מִפְּנֵי תִּיקּוּן הָעוֹלָם מַאי מִפְּנֵי תִּיקּוּן הָעוֹלָם רַבִּי יוֹחָנָן אָמַר מִפְּנֵי תַּקָּנַת מַמְזֵרִים רֵישׁ לָקִישׁ אָמַר מִפְּנֵי תַּקָּנַת עֲגוּנוֹת § The mishna taught that Rabban Gamliel the Elder instituted that one may not render a bill of divorce void in a court elsewhere for the betterment of the world. The Gemara asks: What problem did Rabban Gamliel ameliorate that this is considered to be for the betterment of the world? Rabbi Yoḥanan says: This is for the benefit of potential children born from an adulterous relationship [mamzerim], as the husband might render a bill of divorce void unbeknownst to his wife. She might remarry after having received the void bill of divorce, when in fact she is still married to her first husband, and children born from the second marriage will be mamzerim. To prevent this, Rabban Gamliel instituted that one may not render the bill of divorce void when not in the location of his wife. Reish Lakish says: For the betterment of deserted wives, lest women who received their bill of divorce by means of the husband’s agent refrain from remarrying out of the concern that perhaps their husband rendered the bill of divorce void.
רַבִּי יוֹחָנָן אָמַר מִפְּנֵי תַּקָּנַת מַמְזֵרִים סָבַר לַהּ כְּרַב נַחְמָן דְּאָמַר בִּפְנֵי שְׁנַיִם וּבֵי תְרֵי לֵית לְהוּ קָלָא וְהִיא לָא שָׁמְעָה וְלָא יָדְעָה וְאָזְלָה וּמִינַּסְבָא וְאִיכָּא מַמְזֵרִים The Gemara explains the two opinions: Rabbi Yoḥanan, who says the reason for this ordinance is for the betterment of potential mamzerim, holds in accordance with the opinion of Rav Naḥman, who says that the husband can render void the bill of divorce even in the presence of two people. And since matters that occur in the presence of two people do not generate publicity, it is possible that she does not hear that the bill of divorce was rendered void. And since she does not know that her husband rendered the bill of divorce void, she will go and marry, and there are mamzerim as a result of second marriages like these.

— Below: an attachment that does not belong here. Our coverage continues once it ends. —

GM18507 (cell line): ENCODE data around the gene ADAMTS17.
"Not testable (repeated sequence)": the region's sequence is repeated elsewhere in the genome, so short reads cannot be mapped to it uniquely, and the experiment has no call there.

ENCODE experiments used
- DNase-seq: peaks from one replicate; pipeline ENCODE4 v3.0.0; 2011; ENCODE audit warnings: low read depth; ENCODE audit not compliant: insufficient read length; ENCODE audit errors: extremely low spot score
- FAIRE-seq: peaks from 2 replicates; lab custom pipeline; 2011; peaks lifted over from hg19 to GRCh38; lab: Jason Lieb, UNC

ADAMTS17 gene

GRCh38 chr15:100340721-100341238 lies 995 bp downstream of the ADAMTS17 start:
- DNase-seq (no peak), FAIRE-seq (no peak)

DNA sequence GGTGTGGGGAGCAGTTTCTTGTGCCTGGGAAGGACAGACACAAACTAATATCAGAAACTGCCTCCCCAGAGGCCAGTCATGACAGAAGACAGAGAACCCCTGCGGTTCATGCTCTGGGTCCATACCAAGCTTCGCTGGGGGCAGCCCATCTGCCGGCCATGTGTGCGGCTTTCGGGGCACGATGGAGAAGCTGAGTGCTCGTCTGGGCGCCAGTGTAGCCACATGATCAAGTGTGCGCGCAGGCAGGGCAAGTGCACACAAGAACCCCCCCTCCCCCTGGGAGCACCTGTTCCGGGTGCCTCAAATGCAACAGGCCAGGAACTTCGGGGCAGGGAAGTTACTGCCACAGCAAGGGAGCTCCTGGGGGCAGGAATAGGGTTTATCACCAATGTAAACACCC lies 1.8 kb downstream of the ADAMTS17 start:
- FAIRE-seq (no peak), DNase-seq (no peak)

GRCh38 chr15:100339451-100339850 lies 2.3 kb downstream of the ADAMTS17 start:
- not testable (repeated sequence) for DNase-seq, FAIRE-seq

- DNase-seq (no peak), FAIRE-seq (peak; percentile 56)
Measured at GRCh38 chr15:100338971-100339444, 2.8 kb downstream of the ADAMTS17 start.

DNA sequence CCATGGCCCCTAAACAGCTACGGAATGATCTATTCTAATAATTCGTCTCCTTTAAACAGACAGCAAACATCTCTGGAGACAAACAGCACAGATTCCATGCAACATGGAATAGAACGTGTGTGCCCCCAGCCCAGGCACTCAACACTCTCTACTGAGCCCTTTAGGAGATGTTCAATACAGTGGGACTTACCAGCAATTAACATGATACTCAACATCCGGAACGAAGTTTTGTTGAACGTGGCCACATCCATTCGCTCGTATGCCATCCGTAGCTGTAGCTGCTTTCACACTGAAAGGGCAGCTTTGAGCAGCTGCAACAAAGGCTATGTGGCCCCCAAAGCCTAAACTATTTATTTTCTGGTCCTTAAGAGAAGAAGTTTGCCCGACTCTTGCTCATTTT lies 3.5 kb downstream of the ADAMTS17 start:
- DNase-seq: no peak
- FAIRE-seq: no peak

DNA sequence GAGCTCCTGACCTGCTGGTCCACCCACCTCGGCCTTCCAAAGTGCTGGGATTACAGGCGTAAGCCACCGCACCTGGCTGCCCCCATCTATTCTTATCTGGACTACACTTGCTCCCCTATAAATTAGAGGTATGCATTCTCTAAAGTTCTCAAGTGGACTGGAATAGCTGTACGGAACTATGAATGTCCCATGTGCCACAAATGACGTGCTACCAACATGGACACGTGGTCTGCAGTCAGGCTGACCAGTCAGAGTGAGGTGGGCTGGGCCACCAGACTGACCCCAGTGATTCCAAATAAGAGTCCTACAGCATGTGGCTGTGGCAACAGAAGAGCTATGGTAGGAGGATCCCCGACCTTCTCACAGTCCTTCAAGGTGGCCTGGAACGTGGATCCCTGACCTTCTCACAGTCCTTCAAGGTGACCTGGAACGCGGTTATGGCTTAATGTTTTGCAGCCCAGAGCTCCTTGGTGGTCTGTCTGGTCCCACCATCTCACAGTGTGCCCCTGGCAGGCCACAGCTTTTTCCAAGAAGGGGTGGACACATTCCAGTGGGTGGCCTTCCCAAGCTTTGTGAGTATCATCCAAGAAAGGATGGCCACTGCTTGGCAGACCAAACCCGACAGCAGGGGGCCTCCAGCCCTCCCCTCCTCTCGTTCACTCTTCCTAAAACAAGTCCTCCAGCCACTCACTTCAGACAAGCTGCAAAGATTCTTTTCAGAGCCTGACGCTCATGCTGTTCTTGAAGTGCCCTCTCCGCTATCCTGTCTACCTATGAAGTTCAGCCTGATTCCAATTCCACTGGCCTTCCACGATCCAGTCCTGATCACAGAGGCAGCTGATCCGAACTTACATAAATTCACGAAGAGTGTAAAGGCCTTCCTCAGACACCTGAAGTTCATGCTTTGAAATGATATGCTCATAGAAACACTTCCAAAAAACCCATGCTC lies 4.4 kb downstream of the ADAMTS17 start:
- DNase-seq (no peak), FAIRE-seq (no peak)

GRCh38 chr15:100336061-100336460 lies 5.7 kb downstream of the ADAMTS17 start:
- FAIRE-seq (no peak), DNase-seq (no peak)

וְרֵישׁ לָקִישׁ אָמַר מִפְּנֵי תַּקָּנַת עֲגוּנוֹת סָבַר לַהּ כְּרַב שֵׁשֶׁת דְּאָמַר בִּפְנֵי שְׁלֹשָׁה וּבֵי תְלָתָא אִית לְהוּ קָלָא וְשָׁמְעָה וְיָדְעָה וְלָא מִינַּסְבָא וְתַקָּנַת עֲגוּנוֹת הוּא דְּאִיכָּא And Reish Lakish, who says that the reason is for the betterment of deserted wives, holds in accordance with the opinion of Rav Sheshet, who says: One can render void a bill of divorce only in the presence of three people. And since matters that occur in the presence of three people do generate publicity, she does hear and know that her husband rendered void the bill of divorce, and she would not marry again. Therefore, there is no concern that this will result in mamzerim, but there is a need to institute this ordinance for the betterment of deserted wives, as explained above.